Once we discovered last year that Daisy loves kittens, 2016 saw the Mackenzie Finishing School for Felines back in full swing once again! It’s been a banner season of 25, with our latest enrollees still with us until the end of the year.
The kitties we take in are big enough to eat on their own, generally five to six weeks old, and we keep them until they’re at least eight weeks, two pounds, and in good body condition. It’s so much fun, and so rewarding to watch them grow from sometimes shy, teensy little klutzes with short stubby legs to sturdy confident pre-teens who sprout legs and run thumping and banging around the house. All have been promptly adopted upon their return to the shelter.
Our first batch, all the way back in April, were Emmie, Cedric, and Benjamin.
Next we had two siblings, Abby and Avery, and an additional singleton for good measure, Bobbie Sox.
The next batch were a group of thee brothers. The DH named them when I was out of town at a quilt show. Ace, Jack, and King. Yes, named after the playing cards. I thought King was more for a horse, or a German shepherd, so we came up with Kingsley.
They were teeny tiny when I got them, and pretty messy.
I got them cleaned up, and they soon began to prosper being warm, fed, and cared for. They grew to sturdy little kittens and got snatched up by happy adopters.
Usually three at a time is our limit, but maybe once a year I agree to take a batch of four. That’s how we got Winifred, Moo, Cooper, and Tab Hunter.
Next up were some kittens from a larger litter. One of them was a runt, and the staff at the shelter asked me if I wanted to try. I said I would give it a whirl, so home they came with me.
Kittens can be runty for any number of reasons, and Kip gave us some worry at the beginning. He was not a good eater, and not very social either. He just acted like he didn’t feel good and didn’t want to be bothered. If you petted him, he wouldn’t object, but pretty soon he would just get up and move away. I fed him diluted wet food through a wide syringe like the shelter vet taught me, but still he was acting pretty puny. Finally we opened a can of low-sodium tuna in water, and that did the trick! He found his stomach, and learned that eating was good! After a couple cans of tuna, we transitioned him back to a regular kitten diet (tuna does not provide complete nutrition so it can only be a temporary thing).
Jinjur, in the front, was a torbie.. that is, tortie and tabby. Jasper, back left, was a brown tabby, as was Kip. All fuzzy.
Eventually, as Kip felt better and better, he started to become more social, and got to the point where he would seek out my lap, enjoy being petted, and purr. That was a tremendous relief for me. Now for a shock.. I hate it when this happens… I took them in for their booster shots and was informed that Kip was a girl! Oy vey, he was given to me as a boy, and I never even checked!
When Kip was adopted, I believe the little girl named her Aria. :)
Next we had a brother-sister duo, two sweet brown mackerel tabbies.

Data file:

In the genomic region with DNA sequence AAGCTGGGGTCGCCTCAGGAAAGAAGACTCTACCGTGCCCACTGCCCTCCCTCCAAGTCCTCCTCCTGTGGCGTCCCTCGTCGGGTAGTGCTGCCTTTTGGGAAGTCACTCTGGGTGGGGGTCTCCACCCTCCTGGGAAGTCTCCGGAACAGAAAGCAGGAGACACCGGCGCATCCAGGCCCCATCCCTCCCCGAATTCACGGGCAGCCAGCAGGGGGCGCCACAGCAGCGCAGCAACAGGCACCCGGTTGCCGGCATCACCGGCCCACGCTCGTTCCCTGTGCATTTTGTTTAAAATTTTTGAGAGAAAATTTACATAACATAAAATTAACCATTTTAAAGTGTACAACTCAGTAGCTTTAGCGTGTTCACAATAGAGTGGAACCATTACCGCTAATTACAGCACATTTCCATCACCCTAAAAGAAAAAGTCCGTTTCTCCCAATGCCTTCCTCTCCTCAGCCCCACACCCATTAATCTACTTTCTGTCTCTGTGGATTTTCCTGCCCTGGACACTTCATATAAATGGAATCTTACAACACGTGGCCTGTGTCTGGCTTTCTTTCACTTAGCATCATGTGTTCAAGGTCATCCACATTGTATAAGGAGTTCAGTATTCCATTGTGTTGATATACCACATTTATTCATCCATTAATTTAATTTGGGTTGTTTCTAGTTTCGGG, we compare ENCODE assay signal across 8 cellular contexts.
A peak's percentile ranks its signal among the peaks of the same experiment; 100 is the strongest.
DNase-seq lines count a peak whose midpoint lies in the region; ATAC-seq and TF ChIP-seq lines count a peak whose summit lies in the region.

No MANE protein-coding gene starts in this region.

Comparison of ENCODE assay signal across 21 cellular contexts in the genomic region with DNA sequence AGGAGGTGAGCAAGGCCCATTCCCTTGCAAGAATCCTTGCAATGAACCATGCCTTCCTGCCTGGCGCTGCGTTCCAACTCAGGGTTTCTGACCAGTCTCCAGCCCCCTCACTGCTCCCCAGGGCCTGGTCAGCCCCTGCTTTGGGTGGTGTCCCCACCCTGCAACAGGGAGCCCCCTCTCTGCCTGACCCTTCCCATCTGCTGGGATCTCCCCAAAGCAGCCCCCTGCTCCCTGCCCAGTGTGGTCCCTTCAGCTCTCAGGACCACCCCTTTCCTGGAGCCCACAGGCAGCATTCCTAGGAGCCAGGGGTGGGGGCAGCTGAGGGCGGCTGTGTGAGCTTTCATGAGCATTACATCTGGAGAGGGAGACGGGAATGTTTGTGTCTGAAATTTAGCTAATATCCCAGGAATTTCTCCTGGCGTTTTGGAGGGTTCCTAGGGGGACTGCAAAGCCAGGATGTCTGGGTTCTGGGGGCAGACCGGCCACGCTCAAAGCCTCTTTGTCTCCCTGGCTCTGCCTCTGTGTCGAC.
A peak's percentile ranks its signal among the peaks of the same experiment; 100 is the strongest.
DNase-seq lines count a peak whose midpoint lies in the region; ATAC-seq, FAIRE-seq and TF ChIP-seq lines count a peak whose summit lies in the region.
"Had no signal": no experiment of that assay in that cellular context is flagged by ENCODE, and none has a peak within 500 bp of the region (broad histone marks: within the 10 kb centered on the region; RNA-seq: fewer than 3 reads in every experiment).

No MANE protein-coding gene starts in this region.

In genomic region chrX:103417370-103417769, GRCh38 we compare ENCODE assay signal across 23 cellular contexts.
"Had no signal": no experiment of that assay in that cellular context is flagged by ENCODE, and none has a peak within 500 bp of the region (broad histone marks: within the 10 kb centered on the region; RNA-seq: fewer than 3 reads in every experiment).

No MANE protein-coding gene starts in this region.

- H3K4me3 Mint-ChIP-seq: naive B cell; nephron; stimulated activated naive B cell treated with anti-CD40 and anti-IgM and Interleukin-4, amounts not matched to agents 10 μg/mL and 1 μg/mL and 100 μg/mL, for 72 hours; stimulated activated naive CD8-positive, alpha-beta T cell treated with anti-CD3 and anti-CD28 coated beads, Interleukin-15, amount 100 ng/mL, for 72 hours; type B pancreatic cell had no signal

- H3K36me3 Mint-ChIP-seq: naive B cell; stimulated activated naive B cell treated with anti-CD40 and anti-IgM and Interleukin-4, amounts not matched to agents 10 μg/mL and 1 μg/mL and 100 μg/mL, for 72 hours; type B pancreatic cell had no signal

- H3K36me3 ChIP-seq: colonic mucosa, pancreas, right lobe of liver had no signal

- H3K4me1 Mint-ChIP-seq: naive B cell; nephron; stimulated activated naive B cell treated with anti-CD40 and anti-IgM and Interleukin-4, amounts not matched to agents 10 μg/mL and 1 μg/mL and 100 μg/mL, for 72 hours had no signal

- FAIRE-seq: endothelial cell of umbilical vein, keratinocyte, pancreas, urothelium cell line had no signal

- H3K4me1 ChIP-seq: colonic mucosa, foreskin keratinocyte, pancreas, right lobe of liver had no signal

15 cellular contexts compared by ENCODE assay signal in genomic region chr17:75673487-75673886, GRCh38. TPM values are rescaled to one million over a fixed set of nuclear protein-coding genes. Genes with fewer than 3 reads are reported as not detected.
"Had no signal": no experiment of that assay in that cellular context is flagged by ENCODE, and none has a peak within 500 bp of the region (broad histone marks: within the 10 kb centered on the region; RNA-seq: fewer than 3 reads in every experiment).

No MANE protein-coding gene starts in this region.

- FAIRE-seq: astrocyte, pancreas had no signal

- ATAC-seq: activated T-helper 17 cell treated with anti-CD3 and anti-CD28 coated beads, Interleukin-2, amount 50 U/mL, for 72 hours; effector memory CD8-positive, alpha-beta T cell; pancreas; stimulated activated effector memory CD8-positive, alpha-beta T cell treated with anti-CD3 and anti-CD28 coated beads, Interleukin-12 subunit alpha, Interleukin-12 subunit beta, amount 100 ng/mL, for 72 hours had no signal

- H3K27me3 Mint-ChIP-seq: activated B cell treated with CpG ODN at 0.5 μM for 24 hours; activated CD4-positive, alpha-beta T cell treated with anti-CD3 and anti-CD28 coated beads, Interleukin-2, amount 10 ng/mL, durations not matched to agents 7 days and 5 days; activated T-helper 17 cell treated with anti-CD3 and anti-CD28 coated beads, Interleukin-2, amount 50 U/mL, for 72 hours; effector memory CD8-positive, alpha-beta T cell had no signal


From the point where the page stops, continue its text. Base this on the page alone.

The DH speaks Russian, and if you know your Russian literature you’ll remember that Nikolai and Natasha were brother and sister in War and Peace.
There was a whole lot of grooming going on with these two.
The next enrollees were two kittens from different litters, both smaller than their respective siblings and in need of a little foster time.
Shy little Misty was the smallest in a litter of 8 (that’s right, eight) pastel torties. Maggie was exactly the same size, a black-and-white “cow cat.” These girls got along instantly.
Once Misty and Maggie went back, kitten season was starting to wind down. The only kitty they had in need of foster was a scrappy little singleton. Usually I prefer to have 2 or 3, but in this case I took the little guy home with me.
There’s a whole syndrome named after single kittens. What it boils down to is that when they don’t have other kittens around to tussle with and learn limits from, they tend to treat human hands like other kittens… bite, chomp, thrash, etc., without the benefit of the other kittens letting them know when they’re playing too hard. Eddie wasn’t such a hard case, and he learned to rein in his teeth after a few well-timed puffs of air in his face. He was a super cute little dude, full of personality, and we enjoyed him immensely. Eddie stayed with us a good 3 weeks as the only kitten. He loved Daisy to pieces.
Finally another single kitten came in and I was able to bring her home to join Eddie in foster.
Bella was a fancy mostly-white calico. She was a sweet marshmallow of a girl, but when I brought her home, it was pretty hilarious. At first, Eddie in particular was none too happy to be introduced, and acted like it was a mortal affront that this other creature was breathing his air. I wasn’t worried, because I’ve seen this before. Within 3 days they totally got over it and you’d never guess they hadn’t known each other all their lives. Bella also took to Daisy.
Last but not least, I took three from a litter of six.
One of them had a rather rotund shape, which earned her the name Muffin. The black one, Pepper, has a coat that is actually what they call a black smoke… black at the ends and light gray underneath. The third one looks almost exactly like Muffin, except more slender. We call her Josie.
These three are still with us, spreading Christmas tree pine needles throughout the living room with gusto. They have been a delight to have… friendly, healthy lap cats. Two of them have already found a home! A family friend of one of the staff members at the shelter was looking to adopt two kittens. Kittens aren’t that common this time of year, so it was a perfect match! Pepper and Muffin will go to their new home just in time for the new year. I have no doubt that Josie will be snapped up immediately once she appears in Adoptables at the shelter.